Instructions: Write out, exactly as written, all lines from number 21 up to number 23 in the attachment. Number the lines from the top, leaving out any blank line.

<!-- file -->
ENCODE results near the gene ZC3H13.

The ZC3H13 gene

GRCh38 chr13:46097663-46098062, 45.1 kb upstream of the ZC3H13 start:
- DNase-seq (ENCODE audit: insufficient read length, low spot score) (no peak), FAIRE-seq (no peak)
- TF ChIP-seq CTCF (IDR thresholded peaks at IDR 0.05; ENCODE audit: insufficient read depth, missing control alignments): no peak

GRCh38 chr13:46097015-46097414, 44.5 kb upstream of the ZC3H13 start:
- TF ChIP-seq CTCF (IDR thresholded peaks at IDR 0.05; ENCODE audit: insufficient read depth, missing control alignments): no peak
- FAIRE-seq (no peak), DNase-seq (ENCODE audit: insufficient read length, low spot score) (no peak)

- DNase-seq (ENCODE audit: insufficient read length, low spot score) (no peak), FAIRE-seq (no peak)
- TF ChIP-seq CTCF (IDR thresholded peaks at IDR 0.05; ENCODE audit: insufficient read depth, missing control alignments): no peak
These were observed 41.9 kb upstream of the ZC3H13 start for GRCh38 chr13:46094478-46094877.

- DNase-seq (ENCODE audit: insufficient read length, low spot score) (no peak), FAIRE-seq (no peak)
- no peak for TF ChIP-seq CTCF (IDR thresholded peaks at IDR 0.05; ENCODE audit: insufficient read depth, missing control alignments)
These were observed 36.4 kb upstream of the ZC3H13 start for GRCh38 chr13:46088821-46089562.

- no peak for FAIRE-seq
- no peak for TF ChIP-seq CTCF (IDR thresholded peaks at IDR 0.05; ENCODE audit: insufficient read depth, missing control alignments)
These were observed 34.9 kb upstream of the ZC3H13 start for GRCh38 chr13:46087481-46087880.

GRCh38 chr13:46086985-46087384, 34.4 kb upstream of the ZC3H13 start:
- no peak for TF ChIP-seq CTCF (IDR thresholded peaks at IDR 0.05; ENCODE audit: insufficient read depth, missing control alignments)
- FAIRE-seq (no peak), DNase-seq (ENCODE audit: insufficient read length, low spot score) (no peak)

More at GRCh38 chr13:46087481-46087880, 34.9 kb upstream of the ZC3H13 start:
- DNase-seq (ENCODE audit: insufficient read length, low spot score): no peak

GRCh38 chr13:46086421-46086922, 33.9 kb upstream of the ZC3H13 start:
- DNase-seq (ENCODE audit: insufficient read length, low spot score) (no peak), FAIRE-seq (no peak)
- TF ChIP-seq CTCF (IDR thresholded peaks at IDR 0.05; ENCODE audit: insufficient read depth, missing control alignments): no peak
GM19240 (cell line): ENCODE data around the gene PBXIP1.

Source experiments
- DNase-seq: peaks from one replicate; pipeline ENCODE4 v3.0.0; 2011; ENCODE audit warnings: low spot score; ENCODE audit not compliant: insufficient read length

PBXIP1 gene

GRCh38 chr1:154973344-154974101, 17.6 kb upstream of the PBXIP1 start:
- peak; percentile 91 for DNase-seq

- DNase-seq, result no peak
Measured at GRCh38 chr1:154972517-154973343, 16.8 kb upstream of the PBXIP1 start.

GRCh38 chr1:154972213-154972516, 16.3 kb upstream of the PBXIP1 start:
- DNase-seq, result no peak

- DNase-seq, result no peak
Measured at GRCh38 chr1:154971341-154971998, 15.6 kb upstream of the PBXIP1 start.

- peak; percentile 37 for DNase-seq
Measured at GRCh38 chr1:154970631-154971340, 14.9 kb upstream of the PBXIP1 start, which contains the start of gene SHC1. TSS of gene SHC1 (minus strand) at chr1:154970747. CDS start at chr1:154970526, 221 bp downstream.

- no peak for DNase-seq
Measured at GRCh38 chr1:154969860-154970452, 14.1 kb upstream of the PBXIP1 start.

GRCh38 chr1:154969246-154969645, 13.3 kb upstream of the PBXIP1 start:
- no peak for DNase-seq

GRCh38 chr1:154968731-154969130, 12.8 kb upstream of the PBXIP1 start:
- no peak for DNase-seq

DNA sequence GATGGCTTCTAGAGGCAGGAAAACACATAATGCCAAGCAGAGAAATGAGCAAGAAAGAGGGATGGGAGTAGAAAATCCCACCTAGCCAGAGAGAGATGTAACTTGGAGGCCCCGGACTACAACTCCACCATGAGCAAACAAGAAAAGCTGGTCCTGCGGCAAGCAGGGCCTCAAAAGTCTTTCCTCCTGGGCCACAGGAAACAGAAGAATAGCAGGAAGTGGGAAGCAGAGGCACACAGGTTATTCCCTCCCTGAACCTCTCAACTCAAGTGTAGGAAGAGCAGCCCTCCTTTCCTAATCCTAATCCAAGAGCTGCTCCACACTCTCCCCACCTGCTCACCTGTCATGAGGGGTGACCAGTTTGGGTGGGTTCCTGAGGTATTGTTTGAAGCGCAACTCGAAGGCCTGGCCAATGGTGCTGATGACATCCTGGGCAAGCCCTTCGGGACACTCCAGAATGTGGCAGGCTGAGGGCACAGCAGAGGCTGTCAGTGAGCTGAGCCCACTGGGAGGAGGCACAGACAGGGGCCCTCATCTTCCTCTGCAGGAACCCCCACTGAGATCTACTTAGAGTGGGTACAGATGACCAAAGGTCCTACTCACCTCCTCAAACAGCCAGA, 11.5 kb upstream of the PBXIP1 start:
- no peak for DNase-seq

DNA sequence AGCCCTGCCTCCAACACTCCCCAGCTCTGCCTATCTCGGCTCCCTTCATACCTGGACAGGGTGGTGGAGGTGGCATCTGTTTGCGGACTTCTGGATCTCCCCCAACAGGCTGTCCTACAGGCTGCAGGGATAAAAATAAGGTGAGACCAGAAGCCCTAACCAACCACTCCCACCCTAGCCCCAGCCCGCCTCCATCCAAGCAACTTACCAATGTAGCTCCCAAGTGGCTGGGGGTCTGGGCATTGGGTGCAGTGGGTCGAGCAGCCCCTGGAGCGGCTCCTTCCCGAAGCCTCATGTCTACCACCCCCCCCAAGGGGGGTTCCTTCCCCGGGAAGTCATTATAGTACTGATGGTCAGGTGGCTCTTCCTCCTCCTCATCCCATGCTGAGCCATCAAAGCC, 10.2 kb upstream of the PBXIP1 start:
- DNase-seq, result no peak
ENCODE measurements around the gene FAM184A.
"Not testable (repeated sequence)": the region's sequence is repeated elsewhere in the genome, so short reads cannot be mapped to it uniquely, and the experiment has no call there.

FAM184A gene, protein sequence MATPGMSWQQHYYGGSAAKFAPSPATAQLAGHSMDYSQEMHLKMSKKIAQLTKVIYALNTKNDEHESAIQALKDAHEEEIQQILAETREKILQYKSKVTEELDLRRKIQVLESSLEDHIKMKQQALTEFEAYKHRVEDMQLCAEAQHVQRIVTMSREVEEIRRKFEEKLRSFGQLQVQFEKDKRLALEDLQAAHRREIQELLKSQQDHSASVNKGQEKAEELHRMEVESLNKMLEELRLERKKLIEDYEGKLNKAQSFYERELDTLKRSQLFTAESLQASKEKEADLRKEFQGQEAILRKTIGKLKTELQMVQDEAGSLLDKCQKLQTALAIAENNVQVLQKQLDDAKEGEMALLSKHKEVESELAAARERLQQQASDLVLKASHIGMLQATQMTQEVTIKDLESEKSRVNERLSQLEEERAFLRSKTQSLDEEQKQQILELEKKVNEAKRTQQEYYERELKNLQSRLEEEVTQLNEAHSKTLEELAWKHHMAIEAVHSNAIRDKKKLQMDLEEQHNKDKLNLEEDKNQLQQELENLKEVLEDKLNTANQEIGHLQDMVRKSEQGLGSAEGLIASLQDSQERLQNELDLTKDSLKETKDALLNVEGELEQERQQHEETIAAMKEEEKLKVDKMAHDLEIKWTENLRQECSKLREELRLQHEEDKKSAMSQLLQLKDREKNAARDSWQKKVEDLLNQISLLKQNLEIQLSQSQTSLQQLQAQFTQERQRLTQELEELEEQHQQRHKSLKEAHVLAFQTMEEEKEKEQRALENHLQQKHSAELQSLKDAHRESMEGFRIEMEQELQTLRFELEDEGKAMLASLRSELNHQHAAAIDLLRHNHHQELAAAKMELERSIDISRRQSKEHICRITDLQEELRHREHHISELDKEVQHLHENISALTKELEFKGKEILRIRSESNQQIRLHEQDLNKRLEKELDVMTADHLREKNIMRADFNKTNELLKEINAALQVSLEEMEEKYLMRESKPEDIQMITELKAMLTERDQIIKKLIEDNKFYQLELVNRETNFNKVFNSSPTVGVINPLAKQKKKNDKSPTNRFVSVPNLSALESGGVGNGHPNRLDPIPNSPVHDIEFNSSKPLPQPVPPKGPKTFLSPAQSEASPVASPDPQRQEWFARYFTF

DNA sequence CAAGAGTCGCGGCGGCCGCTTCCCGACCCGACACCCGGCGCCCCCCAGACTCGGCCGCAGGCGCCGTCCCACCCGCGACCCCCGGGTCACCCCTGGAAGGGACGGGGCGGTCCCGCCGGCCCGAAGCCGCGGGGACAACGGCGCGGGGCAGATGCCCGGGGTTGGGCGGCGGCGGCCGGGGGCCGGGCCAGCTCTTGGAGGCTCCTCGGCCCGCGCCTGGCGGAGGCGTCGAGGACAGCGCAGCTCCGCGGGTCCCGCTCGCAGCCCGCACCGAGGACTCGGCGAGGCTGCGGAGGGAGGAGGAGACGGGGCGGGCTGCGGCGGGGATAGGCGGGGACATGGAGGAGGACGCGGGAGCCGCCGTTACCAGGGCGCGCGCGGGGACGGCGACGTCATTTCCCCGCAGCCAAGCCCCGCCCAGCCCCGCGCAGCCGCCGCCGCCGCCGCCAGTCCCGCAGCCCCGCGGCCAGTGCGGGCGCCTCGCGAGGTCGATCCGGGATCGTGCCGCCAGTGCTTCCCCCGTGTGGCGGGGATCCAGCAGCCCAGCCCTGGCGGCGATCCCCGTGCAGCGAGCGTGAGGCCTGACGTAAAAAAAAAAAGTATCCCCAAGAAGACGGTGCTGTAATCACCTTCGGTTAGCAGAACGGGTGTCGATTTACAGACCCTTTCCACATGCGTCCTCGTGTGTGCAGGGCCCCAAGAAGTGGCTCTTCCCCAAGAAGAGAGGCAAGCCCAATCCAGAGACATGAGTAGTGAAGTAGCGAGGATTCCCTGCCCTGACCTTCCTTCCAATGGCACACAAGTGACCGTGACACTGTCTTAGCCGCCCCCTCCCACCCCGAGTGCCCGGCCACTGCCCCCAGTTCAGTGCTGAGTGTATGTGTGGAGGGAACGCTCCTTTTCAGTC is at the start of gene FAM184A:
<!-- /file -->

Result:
More at GRCh38 chr13:46087481-46087880, 34.9 kb upstream of the ZC3H13 start:
- DNase-seq (ENCODE audit: insufficient read length, low spot score): no peak

GRCh38 chr13:46086421-46086922, 33.9 kb upstream of the ZC3H13 start: